Data Indicate Election Will Be Referendum

Data Indicate Election Will Be Referendum

By Sean Trende - April 18, 2012

One of the more fashionable debates today is whether the 2012 election will be more of a choice between two candidates, or a referendum on the party in power. Over at The New Republic, Ed Kilgore provides one of the more cogent arguments for the former.

Kilgore's assertion flies in the face of the conventional wisdom: That in an incumbent election, the electorate engages in a two-step process. First, it decides whether it likes the incumbent. If it does, the incumbent is re-elected. If it doesn’t, it then asks whether the challenger is acceptable. If the challenger is acceptable, the unpopular incumbent is defeated; if not, the incumbent is re-elected.

In other words, analysts who accept this model implicitly assume that the election is largely a referendum on the incumbent; how strong a referendum it is depends on how high you believe the bar to be cleared in Step 2 is.

Now, the fact that Kilgore disputes the conventional wisdom (and most thinking among political scientists) is not evidence that he is incorrect. But what evidence we have does suggest that in this particular instance, the CW is solid.

One way we can test the referendum theory is to see how well incumbents’ vote shares have lined up with their approval ratings. If the correlation is weak -- if incumbents frequently receive the votes of those who disapprove of them, or frequently lose substantial numbers of votes of those who approve -- then we might assume that either voters are engaging in a more abstract “choice,” or that the bar in Step 2 is so high that it effectively creates a choice election.

If, however, they line up nicely, and incumbents tend to pull in a vote share roughly similar to their approval rating, then we have a sense that the referendum model has legs to it. Now it might still be the case, as Kilgore at times suggests, that bashing an opponent raises the incumbent's approval. But this is both hard to test and, in any event, fully consistent with the idea that, in the end, we're left with a referendum on the incumbent, regardless of exactly how the incumbent arrived at his approval rating on Election Day.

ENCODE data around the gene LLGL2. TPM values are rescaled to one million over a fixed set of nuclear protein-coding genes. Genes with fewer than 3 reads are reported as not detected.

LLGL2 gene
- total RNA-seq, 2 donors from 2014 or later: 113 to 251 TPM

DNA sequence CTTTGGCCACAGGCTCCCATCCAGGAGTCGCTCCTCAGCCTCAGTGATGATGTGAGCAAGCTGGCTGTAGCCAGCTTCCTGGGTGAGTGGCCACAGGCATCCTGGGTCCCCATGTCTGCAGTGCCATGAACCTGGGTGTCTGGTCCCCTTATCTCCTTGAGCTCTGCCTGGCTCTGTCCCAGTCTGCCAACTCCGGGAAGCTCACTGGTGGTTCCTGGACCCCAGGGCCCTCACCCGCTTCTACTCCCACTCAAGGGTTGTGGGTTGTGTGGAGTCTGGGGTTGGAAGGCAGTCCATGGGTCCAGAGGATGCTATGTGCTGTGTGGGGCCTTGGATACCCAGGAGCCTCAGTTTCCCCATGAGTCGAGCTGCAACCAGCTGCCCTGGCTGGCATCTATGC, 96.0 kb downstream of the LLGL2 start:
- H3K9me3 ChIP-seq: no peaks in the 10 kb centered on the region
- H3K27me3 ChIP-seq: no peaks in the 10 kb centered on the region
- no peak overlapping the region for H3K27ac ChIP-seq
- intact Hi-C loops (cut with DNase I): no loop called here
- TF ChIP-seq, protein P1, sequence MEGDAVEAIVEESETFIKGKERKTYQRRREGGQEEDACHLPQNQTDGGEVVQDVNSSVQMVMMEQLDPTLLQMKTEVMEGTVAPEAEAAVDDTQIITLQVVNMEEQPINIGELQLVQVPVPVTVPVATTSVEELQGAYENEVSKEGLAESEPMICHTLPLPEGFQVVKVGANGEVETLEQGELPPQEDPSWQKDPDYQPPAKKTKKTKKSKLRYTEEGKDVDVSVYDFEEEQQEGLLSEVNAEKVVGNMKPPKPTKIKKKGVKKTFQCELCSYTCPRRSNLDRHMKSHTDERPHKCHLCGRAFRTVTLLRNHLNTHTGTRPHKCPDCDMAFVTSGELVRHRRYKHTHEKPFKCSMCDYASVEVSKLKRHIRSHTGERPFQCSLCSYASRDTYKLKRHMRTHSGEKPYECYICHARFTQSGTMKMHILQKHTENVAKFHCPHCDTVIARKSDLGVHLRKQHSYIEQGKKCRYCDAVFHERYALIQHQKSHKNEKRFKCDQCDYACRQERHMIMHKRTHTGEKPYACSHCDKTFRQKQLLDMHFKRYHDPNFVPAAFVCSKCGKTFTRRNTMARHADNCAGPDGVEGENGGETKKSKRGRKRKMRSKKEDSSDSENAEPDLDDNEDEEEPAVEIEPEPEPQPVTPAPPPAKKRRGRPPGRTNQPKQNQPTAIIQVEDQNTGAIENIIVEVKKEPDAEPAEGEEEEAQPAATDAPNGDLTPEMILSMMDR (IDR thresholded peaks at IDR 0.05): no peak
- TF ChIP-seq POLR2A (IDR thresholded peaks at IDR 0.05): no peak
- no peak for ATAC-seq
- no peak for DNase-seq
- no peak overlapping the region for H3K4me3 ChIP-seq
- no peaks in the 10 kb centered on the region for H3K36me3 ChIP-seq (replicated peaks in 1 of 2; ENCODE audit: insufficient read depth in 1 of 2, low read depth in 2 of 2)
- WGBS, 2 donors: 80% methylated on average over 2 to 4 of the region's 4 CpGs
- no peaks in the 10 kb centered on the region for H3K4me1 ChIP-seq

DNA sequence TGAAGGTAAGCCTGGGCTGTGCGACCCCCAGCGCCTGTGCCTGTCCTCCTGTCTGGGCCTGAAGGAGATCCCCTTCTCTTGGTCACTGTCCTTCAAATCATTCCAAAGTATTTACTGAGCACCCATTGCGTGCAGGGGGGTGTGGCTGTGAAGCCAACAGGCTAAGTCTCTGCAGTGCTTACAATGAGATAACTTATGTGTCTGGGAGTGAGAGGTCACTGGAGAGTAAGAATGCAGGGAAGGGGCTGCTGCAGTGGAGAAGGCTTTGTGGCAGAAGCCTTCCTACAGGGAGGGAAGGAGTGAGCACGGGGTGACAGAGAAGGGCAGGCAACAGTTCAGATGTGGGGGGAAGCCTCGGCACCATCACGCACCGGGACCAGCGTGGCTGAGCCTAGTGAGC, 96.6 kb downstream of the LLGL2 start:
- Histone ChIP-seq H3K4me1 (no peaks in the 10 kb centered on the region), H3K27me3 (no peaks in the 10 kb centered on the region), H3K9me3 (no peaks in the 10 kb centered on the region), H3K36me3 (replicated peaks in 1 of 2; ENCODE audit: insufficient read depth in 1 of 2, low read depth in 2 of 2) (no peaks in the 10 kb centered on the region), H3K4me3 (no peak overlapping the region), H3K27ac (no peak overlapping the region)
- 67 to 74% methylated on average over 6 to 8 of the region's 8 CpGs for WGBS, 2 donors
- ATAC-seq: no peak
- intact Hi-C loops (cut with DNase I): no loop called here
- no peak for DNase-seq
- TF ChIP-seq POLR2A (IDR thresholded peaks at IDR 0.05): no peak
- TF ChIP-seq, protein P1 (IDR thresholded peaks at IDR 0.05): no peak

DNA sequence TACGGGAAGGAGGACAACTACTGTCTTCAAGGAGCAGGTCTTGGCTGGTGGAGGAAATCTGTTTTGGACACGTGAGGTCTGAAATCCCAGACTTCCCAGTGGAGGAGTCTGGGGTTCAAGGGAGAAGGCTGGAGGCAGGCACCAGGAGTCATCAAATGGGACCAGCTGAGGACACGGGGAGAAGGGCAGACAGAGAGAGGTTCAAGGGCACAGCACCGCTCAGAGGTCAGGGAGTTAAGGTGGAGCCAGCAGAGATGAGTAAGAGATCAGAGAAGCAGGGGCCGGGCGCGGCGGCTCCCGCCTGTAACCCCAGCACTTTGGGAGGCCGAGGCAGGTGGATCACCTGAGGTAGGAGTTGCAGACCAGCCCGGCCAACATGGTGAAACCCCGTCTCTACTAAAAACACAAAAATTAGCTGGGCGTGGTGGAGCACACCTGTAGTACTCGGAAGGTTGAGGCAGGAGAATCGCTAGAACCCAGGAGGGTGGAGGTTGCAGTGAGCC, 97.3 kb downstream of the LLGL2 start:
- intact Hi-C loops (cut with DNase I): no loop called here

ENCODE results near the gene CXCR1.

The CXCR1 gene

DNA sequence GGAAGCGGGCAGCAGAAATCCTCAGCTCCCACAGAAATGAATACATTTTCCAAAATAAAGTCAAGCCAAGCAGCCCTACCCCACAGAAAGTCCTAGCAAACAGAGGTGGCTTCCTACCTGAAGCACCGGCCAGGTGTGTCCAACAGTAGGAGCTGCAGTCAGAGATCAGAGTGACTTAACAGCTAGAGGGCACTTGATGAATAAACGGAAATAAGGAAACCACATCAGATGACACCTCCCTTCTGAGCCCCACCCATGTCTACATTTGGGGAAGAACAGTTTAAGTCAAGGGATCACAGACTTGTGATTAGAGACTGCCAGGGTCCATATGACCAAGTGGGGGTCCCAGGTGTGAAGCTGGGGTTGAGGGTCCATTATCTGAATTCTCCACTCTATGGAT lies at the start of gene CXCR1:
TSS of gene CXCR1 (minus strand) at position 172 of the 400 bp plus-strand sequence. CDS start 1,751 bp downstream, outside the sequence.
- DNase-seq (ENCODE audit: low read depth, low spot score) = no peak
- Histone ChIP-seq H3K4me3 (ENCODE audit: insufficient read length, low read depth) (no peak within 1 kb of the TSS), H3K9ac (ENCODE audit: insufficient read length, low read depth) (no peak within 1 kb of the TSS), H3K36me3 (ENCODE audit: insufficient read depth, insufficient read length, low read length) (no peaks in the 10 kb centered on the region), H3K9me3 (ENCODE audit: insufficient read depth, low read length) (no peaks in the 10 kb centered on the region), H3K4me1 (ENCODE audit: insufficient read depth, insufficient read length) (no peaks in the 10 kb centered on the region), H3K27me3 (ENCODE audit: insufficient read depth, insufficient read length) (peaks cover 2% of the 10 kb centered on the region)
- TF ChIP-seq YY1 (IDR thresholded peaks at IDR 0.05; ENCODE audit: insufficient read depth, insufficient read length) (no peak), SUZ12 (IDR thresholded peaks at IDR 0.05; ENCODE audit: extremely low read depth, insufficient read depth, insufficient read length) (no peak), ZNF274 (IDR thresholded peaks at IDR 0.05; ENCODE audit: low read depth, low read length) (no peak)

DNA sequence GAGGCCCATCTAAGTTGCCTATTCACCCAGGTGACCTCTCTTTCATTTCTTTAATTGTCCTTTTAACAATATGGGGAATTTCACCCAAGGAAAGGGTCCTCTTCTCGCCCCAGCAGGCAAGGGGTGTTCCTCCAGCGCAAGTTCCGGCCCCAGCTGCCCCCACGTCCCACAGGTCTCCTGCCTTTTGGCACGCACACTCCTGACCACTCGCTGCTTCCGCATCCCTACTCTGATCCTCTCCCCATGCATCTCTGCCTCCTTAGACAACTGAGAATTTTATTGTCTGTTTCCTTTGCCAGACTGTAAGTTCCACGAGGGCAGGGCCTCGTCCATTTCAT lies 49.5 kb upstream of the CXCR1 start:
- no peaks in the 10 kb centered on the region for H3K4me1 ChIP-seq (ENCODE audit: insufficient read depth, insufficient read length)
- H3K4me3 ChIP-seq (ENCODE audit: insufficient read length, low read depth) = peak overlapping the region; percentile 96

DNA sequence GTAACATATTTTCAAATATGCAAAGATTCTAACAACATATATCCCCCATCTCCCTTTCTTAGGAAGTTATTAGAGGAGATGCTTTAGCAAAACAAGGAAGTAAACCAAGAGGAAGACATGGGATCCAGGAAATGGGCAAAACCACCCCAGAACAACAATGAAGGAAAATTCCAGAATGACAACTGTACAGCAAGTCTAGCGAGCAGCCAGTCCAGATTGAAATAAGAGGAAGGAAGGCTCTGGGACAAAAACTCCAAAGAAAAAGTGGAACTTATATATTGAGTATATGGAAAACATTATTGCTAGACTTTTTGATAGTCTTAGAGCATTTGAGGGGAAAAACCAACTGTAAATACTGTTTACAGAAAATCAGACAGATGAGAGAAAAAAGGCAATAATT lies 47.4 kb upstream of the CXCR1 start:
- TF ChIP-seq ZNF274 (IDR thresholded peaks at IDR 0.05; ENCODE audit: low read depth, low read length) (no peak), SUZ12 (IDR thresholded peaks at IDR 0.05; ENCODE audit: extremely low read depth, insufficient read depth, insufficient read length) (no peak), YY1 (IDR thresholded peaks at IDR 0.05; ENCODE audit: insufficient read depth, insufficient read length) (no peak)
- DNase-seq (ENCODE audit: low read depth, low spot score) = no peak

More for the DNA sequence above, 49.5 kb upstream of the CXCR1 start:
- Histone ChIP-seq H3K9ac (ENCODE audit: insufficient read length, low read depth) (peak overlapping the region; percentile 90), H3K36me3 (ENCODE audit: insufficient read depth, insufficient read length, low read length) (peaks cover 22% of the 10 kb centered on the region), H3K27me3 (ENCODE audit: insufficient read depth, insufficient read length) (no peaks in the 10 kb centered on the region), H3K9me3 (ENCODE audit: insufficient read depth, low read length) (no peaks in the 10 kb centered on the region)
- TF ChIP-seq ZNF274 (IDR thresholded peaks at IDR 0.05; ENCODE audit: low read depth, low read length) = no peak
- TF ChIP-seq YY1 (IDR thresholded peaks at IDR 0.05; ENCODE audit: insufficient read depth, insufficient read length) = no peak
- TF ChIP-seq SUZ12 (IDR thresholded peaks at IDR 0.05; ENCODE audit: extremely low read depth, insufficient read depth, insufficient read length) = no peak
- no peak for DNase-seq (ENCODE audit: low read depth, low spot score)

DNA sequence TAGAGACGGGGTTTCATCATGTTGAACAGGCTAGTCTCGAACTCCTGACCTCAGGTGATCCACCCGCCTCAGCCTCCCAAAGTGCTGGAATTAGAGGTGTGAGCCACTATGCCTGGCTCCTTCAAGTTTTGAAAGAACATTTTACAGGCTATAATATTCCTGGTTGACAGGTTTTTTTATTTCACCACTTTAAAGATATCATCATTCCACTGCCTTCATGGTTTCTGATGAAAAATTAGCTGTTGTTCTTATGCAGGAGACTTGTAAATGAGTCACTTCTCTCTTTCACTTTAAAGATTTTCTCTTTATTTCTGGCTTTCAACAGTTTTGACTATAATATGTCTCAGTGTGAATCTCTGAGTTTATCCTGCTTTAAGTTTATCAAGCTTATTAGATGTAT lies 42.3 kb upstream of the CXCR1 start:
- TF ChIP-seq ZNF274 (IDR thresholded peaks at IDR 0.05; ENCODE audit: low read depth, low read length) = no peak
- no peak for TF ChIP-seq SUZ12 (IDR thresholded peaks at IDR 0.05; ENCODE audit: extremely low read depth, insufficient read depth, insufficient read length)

Let’s start with the two major examples that Kilgore advances in support of his claim: The 1980 and 2004 elections. Both of these examples actually suggest the exact opposite of what he claims. In 1980, a majority of the electorate believed that Jimmy Carter was doing a poor job, and he lost. In 2004, a majority of the electorate believed that George W. Bush was doing a good job, and he won.

Kilgore argues that the 1980 election didn’t have to turn out the way it did, and he observes, correctly, that late-breaking votes overwhelmingly chose the challenger over the incumbent president. This is widely attributed to Ronald Reagan’s outstanding debate performance in the closing weeks of the contest.

But Carter’s final job approval poll in 1980 -- unfortunately, taken in September -- shows him receiving a 37 percent approval rating, roughly similar to the 41 percent of the vote he ultimately received. Put differently, the undecided voters had to go somewhere, and one could argue that they were likely to break heavily toward Reagan, strong debate performance or not.

The other election that Kilgore discusses is similarly misunderstood. The election of 2004 is frequently held up as an example of an unpopular president winning re-election by making his opponent unacceptable to the electorate. And, indeed, Bush’s approval rating in Gallup’s final poll of the electorate was a tepid 48 percent, suggesting that he over-performed his approval rating by a decent margin.

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Sean Trende is senior elections analyst for RealClearPolitics. He is a co-author of the 2014 Almanac of American Politics and author of The Lost Majority. He can be reached at Follow him on Twitter @SeanTrende.

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